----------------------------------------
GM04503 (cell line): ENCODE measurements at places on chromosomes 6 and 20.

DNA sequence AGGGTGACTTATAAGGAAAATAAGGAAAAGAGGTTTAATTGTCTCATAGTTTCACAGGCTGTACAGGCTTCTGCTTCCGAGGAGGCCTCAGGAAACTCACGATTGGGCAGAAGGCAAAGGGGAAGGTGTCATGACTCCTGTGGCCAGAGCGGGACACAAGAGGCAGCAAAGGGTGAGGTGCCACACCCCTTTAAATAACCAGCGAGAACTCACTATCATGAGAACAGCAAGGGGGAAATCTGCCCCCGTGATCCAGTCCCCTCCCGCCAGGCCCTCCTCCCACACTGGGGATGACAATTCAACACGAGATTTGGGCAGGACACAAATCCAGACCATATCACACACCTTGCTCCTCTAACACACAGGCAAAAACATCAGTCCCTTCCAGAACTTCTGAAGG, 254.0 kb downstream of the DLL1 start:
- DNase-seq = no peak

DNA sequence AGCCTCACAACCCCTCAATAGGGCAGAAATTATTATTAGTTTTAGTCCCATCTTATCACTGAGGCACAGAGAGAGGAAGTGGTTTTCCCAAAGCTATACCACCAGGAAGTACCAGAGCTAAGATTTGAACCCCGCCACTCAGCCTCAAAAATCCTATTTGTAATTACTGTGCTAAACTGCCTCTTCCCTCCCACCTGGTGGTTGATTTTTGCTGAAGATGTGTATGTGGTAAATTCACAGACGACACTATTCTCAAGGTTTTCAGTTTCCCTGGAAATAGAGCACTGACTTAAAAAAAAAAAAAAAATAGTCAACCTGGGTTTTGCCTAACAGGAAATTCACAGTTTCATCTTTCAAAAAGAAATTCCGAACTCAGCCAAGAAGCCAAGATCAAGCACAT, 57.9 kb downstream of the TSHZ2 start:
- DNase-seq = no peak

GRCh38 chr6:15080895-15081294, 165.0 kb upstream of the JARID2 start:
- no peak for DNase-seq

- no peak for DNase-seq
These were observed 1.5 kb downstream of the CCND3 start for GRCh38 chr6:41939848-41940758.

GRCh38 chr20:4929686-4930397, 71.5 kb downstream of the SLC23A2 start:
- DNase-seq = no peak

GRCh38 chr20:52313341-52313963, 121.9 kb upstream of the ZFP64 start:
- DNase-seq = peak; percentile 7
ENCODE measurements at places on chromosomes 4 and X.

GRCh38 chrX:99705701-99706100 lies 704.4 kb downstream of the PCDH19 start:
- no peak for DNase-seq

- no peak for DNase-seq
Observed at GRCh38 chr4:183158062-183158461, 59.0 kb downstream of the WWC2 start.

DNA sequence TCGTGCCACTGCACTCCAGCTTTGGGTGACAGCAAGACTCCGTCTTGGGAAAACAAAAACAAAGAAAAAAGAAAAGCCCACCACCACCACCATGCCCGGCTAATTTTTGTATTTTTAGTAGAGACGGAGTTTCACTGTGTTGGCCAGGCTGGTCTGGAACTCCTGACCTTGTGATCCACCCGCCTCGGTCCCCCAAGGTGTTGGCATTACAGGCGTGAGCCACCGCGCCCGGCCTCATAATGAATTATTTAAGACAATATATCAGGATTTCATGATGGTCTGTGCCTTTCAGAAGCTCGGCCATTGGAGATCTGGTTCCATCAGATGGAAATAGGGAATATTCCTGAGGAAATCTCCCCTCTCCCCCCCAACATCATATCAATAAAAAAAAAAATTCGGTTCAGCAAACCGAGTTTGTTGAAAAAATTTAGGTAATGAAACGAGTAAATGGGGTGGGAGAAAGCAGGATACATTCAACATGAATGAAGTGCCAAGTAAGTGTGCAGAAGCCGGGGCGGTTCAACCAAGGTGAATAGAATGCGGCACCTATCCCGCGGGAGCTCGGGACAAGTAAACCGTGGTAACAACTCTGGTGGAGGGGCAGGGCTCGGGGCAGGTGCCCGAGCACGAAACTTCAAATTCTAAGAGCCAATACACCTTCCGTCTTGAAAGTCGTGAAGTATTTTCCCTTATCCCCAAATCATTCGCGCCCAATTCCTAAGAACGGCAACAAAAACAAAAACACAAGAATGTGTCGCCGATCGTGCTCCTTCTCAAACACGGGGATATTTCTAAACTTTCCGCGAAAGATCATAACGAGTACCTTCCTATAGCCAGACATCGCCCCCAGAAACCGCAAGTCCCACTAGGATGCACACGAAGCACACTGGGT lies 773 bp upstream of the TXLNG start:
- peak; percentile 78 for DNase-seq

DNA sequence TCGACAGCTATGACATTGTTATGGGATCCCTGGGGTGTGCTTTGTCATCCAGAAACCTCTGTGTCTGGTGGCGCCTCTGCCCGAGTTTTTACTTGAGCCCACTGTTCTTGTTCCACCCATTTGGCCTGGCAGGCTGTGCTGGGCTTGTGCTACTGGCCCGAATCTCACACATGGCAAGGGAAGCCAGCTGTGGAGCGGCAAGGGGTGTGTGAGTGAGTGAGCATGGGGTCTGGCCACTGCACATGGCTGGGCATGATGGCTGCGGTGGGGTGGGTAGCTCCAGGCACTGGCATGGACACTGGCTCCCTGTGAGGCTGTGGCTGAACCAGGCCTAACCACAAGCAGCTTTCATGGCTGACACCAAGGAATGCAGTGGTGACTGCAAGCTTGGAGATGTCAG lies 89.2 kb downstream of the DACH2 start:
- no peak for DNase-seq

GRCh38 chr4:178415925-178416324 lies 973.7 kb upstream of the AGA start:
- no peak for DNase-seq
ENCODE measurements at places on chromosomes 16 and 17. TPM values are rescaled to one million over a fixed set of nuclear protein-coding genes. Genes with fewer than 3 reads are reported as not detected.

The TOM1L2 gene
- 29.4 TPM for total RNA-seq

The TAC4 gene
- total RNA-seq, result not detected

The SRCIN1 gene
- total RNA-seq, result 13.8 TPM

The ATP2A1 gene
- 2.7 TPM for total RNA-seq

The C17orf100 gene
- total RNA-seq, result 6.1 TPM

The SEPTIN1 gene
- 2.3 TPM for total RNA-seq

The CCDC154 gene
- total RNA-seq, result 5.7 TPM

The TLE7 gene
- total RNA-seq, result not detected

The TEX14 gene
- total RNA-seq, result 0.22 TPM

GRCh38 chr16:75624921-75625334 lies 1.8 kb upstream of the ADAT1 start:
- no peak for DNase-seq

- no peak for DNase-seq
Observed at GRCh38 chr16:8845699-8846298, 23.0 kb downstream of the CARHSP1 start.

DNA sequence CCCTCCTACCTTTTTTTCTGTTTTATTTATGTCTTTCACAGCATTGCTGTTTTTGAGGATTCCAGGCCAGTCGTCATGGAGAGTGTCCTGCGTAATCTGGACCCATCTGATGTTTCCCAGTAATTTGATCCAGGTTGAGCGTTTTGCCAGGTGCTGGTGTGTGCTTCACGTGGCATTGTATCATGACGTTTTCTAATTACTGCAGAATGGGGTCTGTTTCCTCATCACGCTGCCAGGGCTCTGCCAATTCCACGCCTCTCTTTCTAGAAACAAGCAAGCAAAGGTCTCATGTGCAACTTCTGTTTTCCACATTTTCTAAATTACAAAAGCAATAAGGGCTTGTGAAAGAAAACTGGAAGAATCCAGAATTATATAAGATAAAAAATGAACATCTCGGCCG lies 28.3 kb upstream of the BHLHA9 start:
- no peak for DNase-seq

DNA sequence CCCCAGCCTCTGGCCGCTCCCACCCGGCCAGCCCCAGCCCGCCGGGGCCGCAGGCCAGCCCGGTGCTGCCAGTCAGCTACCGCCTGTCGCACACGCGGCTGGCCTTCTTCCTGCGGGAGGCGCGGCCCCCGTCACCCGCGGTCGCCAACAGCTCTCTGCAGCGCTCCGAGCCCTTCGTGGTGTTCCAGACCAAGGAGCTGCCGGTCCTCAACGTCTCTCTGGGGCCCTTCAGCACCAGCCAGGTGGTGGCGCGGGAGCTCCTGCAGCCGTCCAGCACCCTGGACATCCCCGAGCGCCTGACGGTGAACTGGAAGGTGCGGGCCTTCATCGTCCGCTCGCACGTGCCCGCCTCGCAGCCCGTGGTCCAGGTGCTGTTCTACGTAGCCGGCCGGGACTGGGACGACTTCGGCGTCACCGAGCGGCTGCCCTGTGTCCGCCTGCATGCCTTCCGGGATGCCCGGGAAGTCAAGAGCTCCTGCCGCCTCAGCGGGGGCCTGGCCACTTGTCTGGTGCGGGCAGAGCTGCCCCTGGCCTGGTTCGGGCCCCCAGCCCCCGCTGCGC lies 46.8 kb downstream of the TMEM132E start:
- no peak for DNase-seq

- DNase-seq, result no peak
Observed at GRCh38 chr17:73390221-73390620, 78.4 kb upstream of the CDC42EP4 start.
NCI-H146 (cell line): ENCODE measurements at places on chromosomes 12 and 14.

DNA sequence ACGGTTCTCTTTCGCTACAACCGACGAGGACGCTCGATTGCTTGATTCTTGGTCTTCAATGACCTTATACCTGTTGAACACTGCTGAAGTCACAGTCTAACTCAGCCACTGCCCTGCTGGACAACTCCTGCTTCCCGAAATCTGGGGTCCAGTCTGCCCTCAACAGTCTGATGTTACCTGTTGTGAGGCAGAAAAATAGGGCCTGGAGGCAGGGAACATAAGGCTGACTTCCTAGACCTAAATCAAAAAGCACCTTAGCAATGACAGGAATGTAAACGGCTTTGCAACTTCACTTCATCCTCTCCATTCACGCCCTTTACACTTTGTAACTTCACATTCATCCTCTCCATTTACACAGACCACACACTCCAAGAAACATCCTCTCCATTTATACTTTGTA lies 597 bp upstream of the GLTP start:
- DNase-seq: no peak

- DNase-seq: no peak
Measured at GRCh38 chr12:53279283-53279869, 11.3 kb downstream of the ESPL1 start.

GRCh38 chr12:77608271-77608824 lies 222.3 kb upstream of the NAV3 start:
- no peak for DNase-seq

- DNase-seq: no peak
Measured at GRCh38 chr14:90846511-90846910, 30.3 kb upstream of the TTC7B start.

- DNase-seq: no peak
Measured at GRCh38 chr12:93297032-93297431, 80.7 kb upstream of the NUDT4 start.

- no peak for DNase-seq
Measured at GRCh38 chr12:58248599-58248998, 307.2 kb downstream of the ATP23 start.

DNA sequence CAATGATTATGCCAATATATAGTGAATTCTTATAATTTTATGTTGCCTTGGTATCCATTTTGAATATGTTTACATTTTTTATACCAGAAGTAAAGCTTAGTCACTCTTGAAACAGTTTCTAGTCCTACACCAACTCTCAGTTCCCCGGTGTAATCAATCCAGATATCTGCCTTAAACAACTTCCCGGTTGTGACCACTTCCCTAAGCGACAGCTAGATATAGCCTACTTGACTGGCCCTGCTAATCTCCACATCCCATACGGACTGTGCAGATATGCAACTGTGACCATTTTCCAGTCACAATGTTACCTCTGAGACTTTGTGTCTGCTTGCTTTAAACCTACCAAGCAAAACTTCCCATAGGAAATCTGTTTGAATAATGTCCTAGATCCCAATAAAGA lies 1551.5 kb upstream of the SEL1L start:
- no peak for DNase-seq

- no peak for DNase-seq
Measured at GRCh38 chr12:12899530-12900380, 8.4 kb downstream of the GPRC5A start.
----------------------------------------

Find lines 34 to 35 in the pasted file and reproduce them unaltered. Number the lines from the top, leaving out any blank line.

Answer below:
The C17orf100 gene
- total RNA-seq, result 6.1 TPM